Kerry Porth: Why feminism must include the fight for sex workers' rights
By Kerry Porth
Fuelled by male transgressions and the unrelenting harms issuing from the White House by an oppressive U.S. president, the 2018 Women’s March once again boasted an inspiring show of force last month. Millions attended marches across North America, defiantly calling out the injustices, oppression, and patriarchal systems underpinning them.
But what was markedly different this year in many cities was the focus on intersectionality and a recognition of the need to centre the most marginalized voices to truly represent the diversity and inclusion this movement seeks to embrace.
In Vancouver, a local trans sex worker, Hailey Heartless, underscored the need to include sex workers and the trans community as integral parts of the women’s movement.
We could not agree more, and believe that for feminism to truly embody the spirit of empowerment and liberation it must not only include, but also work to amplify the voices of sex workers and those fighting to make the profession safe.
Feminism requires listening to women and empowering them to name their experiences on their own terms. It means respecting their views with regard to the policies and positions that have direct bearing on their health and safety. The majority of sex workers, and research, agree that decriminalization would improve the health outcomes of those in the profession.
At its core, feminism is about supporting women's choices and control over their bodies. If feminism supports women's reproductive choices, and their choice to have sex (or not) with whomever they choose, an exchange of money should have no bearing on this.
Sex workers are experts at negotiating sexual consent, however, their ability to do so is seriously compromised by criminalization of their work and workplaces. Criminalization of the purchase of sex has led to rushed transactions on the street, as clients fear detection by law enforcement. This limits the ability of sex workers to properly screen clients and therefore increases their vulnerability to violence or exploitation. Criminalization of advertising and communication has also made negotiating with clients and screening more difficult.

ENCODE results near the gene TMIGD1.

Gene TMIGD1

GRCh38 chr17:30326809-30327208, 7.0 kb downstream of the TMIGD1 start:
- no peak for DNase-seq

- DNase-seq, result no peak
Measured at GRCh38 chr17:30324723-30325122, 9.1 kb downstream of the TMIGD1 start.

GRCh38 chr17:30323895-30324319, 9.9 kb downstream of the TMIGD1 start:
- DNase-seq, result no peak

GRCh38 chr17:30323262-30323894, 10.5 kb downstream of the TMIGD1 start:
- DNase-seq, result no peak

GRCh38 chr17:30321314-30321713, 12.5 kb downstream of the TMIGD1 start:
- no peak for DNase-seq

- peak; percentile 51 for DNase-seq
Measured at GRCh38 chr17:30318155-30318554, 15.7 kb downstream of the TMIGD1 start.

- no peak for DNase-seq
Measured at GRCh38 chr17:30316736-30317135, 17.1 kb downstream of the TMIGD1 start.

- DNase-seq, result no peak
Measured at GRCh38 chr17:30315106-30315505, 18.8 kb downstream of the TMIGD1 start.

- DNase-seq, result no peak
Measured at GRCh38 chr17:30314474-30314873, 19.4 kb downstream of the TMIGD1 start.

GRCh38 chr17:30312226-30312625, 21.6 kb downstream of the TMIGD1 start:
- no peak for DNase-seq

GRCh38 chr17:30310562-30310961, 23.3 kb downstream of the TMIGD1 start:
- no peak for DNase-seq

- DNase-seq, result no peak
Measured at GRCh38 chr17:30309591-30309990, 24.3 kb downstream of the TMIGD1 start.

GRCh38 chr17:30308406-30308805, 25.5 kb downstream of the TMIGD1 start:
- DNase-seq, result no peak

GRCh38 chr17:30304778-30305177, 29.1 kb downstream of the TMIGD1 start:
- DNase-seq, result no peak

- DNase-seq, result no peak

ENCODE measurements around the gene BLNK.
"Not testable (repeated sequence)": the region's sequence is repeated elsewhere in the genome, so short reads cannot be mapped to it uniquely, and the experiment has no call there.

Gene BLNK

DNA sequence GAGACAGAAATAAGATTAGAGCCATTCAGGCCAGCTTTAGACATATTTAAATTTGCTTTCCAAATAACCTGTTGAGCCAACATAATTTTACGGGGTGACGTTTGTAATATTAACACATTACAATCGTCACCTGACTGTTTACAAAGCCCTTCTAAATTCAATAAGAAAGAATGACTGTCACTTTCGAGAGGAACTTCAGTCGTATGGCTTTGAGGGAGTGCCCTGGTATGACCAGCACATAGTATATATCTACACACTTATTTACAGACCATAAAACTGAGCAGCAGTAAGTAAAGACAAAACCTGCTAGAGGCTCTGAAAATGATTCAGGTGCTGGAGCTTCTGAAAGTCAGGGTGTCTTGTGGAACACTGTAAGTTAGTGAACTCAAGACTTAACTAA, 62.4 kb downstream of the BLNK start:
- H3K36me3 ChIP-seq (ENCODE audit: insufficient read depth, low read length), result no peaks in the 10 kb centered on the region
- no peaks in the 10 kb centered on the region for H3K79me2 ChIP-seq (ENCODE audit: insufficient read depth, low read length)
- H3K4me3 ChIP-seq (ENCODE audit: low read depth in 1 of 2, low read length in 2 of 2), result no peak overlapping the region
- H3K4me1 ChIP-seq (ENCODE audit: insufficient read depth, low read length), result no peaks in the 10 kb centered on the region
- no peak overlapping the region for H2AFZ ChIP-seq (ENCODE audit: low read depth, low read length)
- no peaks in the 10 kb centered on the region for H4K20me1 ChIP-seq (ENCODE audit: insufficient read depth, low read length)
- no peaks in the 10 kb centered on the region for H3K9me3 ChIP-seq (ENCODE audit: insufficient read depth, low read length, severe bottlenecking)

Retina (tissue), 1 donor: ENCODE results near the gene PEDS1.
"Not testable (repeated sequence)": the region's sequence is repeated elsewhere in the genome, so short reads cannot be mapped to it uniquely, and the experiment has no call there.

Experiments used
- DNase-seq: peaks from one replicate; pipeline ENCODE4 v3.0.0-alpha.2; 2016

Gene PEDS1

Sex Worker Exclusionary Radical Feminism (SWERF) pushes a reductive and oppressive view of sex work that wrongly suggests that all sex workers are women and all clients are men. These same feminists also advance a narrative that sex work is a form of violence against women in and of itself, regardless of the circumstances in which it takes place, what the sex worker says about their own experience, and whether sex workers’ identify violence or exploitation taking place.
SWERFs reject the voices of actual sex workers who attempt to provide a more nuanced picture of their own. They do not create space for sex workers to define their own experience, especially if it doesn't fit within the narrow parameters defined by this particular feminist worldview. This silencing of voices is contrary to fundamental feminist principles of empowerment and agency. With ironically patriarchal arrogance, these radical feminists are saying they know better than the individuals actually living the experience of sex work.
They are the ones pushing criminalization in the form of the Nordic Model, which purports to "decriminalize" the selling of sexual services while criminalizing clients who purchase it. But an overwhelming volume of evidence shows that criminalization at both ends of the transaction is harmful to sex workers. Proponents of the Nordic Model fail to provide evidence to support their claims and instead rely on lurid, voyeuristic testimony from individuals who were trafficked or were exploited as youth—in other words, those who could never be characterized as having engaged in sex work.
SWERFs deliberately conflate sex work with human trafficking, arguing that decriminalization would increase trafficking despite evidence to the contrary. Sex workers actually wish to be allies in the fight against trafficking and the exploitation of youth in commercial sex, and they are best positioned to do this; however, sex workers who support decriminalization are not seen as advancing one of the key antitrafficking solutions, which they are.
Sex work is work, and must be seen as a valid income-generating activity; but in a criminalized context, the industry and those within it have no recourse to labour protections, including unionization, WorkSafe B.C., and employment standards. Surely, SWERFs can get behind the idea that all workers, including sex workers, deserve employment protections and equality—one of the earliest goals of the feminist movement of the '60s and '70s.
Criminalization pushes sex workers away from services and supports and creates a hostile relationship with police, leading to a massive under-reporting of violence. This emboldens predators to continue to victimize with impunity and should be of great concern to true feminists. Criminalization makes police and law enforcement the regulators of the sex industry, despite a long history of violence and exploitation of women, particularly Indigenous, who are over-represented in street-based sex work and in our prison and criminal justice system.
In the context of #MeToo, #TimesUp, and the difficulties women find in seeking justice through our police and courts, imagine the challenges sex workers must face. The narrative that sets sex workers apart from other women, in combination with all the ways in which sex workers are painted as helpless victims, is a direct invitation to predators to harm sex workers. Sex workers are often left asking radical feminists, are we not women?